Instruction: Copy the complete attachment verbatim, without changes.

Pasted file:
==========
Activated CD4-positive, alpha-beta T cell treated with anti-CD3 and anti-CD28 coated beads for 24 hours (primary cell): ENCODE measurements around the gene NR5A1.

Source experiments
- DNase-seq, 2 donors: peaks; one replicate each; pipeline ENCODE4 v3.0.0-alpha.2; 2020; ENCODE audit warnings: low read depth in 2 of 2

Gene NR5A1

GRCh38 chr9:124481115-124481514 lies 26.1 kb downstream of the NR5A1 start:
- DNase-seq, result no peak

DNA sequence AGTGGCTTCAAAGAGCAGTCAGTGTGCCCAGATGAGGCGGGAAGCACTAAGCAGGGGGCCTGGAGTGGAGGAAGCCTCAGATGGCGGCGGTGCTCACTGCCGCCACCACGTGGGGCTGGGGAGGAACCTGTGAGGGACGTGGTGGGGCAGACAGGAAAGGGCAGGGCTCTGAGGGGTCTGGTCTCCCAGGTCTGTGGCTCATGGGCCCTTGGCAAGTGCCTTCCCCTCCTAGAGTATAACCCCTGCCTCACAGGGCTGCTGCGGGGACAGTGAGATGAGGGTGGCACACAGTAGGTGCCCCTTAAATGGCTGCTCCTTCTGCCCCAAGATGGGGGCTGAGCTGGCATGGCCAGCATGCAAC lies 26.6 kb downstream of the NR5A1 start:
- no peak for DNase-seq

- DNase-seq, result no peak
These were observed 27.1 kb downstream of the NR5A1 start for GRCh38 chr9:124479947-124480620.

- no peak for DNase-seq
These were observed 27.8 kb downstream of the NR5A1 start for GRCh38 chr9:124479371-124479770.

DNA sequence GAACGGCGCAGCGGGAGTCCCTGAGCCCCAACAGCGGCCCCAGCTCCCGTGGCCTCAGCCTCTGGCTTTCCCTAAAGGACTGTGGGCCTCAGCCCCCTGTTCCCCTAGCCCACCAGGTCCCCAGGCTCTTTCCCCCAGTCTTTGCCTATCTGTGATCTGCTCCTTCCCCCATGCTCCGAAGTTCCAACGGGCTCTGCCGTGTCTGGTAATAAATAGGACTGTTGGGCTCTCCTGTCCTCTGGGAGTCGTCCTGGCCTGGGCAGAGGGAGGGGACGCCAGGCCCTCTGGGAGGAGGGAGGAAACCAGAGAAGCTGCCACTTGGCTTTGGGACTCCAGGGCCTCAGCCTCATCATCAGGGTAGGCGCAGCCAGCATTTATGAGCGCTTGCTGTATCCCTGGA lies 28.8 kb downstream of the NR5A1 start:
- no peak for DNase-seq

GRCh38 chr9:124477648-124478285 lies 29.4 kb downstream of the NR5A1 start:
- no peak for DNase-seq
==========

Activated CD4-positive, alpha-beta T cell treated with anti-CD3 and anti-CD28 coated beads for 24 hours (primary cell): ENCODE measurements around the gene NR5A1.

Source experiments
- DNase-seq, 2 donors: peaks; one replicate each; pipeline ENCODE4 v3.0.0-alpha.2; 2020; ENCODE audit warnings: low read depth in 2 of 2

Gene NR5A1

GRCh38 chr9:124481115-124481514 lies 26.1 kb downstream of the NR5A1 start:
- DNase-seq, result no peak

DNA sequence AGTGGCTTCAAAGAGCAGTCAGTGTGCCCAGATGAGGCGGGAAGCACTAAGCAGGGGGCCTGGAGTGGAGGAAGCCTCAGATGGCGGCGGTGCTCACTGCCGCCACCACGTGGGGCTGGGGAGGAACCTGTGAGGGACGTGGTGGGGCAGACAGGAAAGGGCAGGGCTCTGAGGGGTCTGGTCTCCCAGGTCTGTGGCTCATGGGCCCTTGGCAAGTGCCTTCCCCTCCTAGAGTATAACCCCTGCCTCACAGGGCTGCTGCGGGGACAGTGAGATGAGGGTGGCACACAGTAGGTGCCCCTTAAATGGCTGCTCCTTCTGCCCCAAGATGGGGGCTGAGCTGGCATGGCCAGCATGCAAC lies 26.6 kb downstream of the NR5A1 start:
- no peak for DNase-seq

- DNase-seq, result no peak
These were observed 27.1 kb downstream of the NR5A1 start for GRCh38 chr9:124479947-124480620.

- no peak for DNase-seq
These were observed 27.8 kb downstream of the NR5A1 start for GRCh38 chr9:124479371-124479770.

DNA sequence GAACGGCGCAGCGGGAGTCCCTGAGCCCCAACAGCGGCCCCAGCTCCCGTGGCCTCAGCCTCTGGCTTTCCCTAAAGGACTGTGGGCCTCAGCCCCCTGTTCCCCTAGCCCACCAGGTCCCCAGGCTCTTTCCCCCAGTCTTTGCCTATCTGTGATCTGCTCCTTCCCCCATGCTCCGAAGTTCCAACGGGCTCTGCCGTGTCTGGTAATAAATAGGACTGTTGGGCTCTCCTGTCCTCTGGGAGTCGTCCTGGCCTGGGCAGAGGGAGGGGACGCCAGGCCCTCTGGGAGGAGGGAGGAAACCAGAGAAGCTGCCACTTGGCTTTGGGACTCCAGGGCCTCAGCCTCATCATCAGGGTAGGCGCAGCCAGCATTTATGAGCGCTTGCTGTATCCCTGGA lies 28.8 kb downstream of the NR5A1 start:
- no peak for DNase-seq

GRCh38 chr9:124477648-124478285 lies 29.4 kb downstream of the NR5A1 start:
- no peak for DNase-seq